Dynamically typed code

In Dynamic vs static typing, we discussed how bodies of functions that don’t have any explicit type annotations in their function are “dynamically typed” and that mypy will not check them. In this section, we’ll talk a little bit more about what that means and how you can enable dynamic typing on a more fine grained basis.

In cases where your code is too magical for mypy to understand, you can make a variable or parameter dynamically typed by explicitly giving it the type Any. Mypy will let you do basically anything with a value of type Any, including assigning a value of type Any to a variable of any type (or vice versa).

from typing import Any

num = 1         # Statically typed (inferred to be int)
num = 'x'       # error: Incompatible types in assignment (expression has type "str", variable has type "int")

dyn: Any = 1    # Dynamically typed (type Any)
dyn = 'x'       # OK

num = dyn       # No error, mypy will let you assign a value of type Any to any variable
num += 1        # Oops, mypy still thinks num is an int

You can think of Any as a way to locally disable type checking. See Silencing type errors for other ways you can shut up the type checker.

Operations on Any values

You can do anything using a value with type Any, and the type checker will not complain:

def f(x: Any) -> int:
    # All of these are valid!
    x.foobar(1, y=2)
    print(x[3] + 'f')
    if x:
        x.z = x(2)
    return x

Values derived from an Any value also usually have the type Any implicitly, as mypy can’t infer a more precise result type. For example, if you get the attribute of an Any value or call a Any value the result is Any:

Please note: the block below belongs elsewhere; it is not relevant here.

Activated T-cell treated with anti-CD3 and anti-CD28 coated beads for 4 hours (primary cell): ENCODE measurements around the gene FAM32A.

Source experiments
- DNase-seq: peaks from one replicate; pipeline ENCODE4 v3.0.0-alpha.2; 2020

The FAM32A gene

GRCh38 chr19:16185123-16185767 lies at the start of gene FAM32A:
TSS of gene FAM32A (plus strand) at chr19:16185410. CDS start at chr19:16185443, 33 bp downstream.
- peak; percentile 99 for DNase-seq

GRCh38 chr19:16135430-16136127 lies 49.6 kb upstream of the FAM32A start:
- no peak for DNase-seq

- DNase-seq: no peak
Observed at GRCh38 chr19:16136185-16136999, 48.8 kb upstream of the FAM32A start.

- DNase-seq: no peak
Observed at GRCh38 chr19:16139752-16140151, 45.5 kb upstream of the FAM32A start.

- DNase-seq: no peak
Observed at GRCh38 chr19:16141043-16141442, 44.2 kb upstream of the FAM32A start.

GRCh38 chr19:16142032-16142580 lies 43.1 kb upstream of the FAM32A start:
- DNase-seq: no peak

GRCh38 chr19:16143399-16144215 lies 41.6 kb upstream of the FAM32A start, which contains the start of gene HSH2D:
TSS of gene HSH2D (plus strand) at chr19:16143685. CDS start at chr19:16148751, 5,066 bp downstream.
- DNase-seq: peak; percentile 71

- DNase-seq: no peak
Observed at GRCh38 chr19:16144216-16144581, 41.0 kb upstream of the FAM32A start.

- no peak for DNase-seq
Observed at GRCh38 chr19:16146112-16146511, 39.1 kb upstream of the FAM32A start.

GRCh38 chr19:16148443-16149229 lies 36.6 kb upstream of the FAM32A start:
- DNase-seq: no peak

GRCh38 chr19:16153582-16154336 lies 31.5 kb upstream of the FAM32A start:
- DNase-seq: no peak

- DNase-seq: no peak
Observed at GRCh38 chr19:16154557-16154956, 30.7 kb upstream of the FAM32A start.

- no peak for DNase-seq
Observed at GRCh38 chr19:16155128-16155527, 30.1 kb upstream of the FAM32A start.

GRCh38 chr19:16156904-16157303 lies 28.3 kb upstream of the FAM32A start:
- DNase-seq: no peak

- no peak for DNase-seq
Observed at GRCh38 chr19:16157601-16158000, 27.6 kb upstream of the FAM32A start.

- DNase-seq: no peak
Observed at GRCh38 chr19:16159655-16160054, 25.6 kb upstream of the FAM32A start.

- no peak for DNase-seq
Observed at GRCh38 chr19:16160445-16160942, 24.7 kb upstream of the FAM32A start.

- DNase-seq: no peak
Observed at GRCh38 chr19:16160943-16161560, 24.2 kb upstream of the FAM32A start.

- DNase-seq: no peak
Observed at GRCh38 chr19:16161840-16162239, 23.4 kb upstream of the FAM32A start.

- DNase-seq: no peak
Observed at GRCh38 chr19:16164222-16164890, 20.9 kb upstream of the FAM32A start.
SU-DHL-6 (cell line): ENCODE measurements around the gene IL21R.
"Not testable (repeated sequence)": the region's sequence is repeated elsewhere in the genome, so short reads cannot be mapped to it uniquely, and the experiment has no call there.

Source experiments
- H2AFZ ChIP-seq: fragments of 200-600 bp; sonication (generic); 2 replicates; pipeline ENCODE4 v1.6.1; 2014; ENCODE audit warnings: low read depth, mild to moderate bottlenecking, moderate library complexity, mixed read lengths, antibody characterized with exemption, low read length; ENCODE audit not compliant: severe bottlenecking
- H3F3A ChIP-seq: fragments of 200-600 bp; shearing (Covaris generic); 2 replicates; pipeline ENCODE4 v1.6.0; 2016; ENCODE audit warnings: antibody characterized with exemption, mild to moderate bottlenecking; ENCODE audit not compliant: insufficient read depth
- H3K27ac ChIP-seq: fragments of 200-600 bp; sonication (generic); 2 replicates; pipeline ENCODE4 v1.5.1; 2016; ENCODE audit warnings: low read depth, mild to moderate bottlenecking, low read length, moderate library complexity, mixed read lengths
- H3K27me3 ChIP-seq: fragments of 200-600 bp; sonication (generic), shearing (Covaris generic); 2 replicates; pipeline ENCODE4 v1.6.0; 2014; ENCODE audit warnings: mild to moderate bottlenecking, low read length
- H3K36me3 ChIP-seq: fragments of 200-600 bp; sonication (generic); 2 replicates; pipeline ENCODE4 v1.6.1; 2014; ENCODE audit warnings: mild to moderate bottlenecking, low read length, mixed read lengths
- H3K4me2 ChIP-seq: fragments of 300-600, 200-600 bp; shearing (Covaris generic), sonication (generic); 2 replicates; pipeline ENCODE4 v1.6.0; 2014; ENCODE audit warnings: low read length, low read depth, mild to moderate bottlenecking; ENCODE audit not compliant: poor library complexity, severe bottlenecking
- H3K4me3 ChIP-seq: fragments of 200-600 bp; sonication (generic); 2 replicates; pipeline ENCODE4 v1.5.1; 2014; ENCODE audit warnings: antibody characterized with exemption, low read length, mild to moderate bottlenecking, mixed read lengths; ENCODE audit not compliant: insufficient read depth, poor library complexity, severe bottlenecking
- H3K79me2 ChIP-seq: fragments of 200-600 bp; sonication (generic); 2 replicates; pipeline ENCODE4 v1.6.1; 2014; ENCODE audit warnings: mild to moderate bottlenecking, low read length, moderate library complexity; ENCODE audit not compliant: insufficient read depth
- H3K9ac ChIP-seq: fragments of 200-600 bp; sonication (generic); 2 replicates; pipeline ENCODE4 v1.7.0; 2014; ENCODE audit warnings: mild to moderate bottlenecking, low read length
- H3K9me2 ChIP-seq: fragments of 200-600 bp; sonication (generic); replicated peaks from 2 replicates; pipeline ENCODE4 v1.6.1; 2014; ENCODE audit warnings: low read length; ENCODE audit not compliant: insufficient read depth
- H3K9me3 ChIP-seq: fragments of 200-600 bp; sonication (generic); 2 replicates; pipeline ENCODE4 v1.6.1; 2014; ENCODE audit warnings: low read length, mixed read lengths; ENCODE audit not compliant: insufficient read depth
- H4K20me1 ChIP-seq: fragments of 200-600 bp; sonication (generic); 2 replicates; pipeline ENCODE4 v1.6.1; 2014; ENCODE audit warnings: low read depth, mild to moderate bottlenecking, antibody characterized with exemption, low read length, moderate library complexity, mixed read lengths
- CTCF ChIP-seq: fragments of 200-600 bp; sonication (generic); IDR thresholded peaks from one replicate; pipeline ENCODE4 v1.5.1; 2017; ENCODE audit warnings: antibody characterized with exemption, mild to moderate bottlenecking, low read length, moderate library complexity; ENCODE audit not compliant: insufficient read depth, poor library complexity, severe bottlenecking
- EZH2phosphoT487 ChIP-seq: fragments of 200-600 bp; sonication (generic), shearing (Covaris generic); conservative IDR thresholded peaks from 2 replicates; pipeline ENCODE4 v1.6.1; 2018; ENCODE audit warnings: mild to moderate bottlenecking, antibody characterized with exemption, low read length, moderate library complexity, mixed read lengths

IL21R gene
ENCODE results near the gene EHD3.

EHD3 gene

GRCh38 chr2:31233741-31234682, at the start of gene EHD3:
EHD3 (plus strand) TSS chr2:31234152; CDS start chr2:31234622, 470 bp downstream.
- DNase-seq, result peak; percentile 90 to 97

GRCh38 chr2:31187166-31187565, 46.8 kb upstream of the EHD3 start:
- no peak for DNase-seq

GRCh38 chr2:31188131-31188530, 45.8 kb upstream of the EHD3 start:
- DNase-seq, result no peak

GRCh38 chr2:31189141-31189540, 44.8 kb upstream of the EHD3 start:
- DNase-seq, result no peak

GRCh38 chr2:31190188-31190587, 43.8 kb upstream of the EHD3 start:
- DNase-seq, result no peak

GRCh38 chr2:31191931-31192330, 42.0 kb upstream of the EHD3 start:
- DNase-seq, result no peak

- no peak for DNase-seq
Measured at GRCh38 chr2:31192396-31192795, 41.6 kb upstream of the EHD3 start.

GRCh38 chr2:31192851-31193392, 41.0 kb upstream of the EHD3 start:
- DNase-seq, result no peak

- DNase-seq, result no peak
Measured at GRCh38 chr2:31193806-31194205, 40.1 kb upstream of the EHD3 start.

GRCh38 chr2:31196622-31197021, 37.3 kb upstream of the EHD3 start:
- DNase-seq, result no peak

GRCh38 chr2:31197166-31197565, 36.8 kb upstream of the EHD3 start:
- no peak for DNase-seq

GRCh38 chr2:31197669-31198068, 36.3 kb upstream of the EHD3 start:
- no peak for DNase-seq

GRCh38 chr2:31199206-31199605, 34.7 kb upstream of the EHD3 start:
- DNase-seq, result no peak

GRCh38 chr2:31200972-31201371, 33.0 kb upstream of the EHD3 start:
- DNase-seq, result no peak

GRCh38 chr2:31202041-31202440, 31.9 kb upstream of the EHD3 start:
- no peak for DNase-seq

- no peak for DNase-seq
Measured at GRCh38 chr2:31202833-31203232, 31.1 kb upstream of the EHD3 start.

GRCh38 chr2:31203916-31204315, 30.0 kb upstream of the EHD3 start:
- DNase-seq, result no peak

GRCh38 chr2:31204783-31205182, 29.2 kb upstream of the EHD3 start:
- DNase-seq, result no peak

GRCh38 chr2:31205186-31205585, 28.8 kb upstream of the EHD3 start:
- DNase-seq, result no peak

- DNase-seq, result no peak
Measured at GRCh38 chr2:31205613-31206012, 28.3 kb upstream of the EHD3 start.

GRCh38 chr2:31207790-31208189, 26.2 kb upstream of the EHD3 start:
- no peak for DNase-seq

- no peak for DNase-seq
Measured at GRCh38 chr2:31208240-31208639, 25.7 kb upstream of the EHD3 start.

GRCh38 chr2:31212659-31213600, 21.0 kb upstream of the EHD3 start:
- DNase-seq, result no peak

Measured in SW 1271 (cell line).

def f(x: Any) -> None:
    y = x.foo()
    reveal_type(y)  # Revealed type is "Any"
    z = y.bar("mypy will let you do anything to y")
    reveal_type(z)  # Revealed type is "Any"

Any types may propagate through your program, making type checking less effective, unless you are careful.

Function parameters without annotations are also implicitly Any:

def f(x) -> None:
    reveal_type(x)  # Revealed type is "Any"
    x.can.do["anything", x]("wants", 2)

You can make mypy warn you about untyped function parameters using the --disallow-untyped-defs flag.

Generic types missing type parameters will have those parameters implicitly treated as Any:

from typing import List

def f(x: List) -> None:
    reveal_type(x)        # Revealed type is "builtins.list[Any]"
    reveal_type(x[0])     # Revealed type is "Any"
    x[0].anything_goes()  # OK

You can make mypy warn you about untyped function parameters using the --disallow-any-generics flag.

Finally, another major source of Any types leaking into your program is from third party libraries that mypy does not know about. This is particularly the case when using the --ignore-missing-imports flag. See Missing imports for more information about this.

Any vs. object

The type object is another type that can have an instance of arbitrary type as a value. Unlike Any, object is an ordinary static type (it is similar to Object in Java), and only operations valid for all types are accepted for object values. These are all valid:

def f(o: object) -> None:
    if o:
    print(isinstance(o, int))
    o = 2
    o = 'foo'

These are, however, flagged as errors, since not all objects support these operations:

def f(o: object) -> None:
    o.foo()       # Error!
    o + 2         # Error!
    open(o)       # Error!
    n: int = 1
    n = o         # Error!

If you’re not sure whether you need to use object or Any, use object – only switch to using Any if you get a type checker complaint.

You can use different type narrowing techniques to narrow object to a more specific type (subtype) such as int. Type narrowing is not needed with dynamically typed values (values with type Any).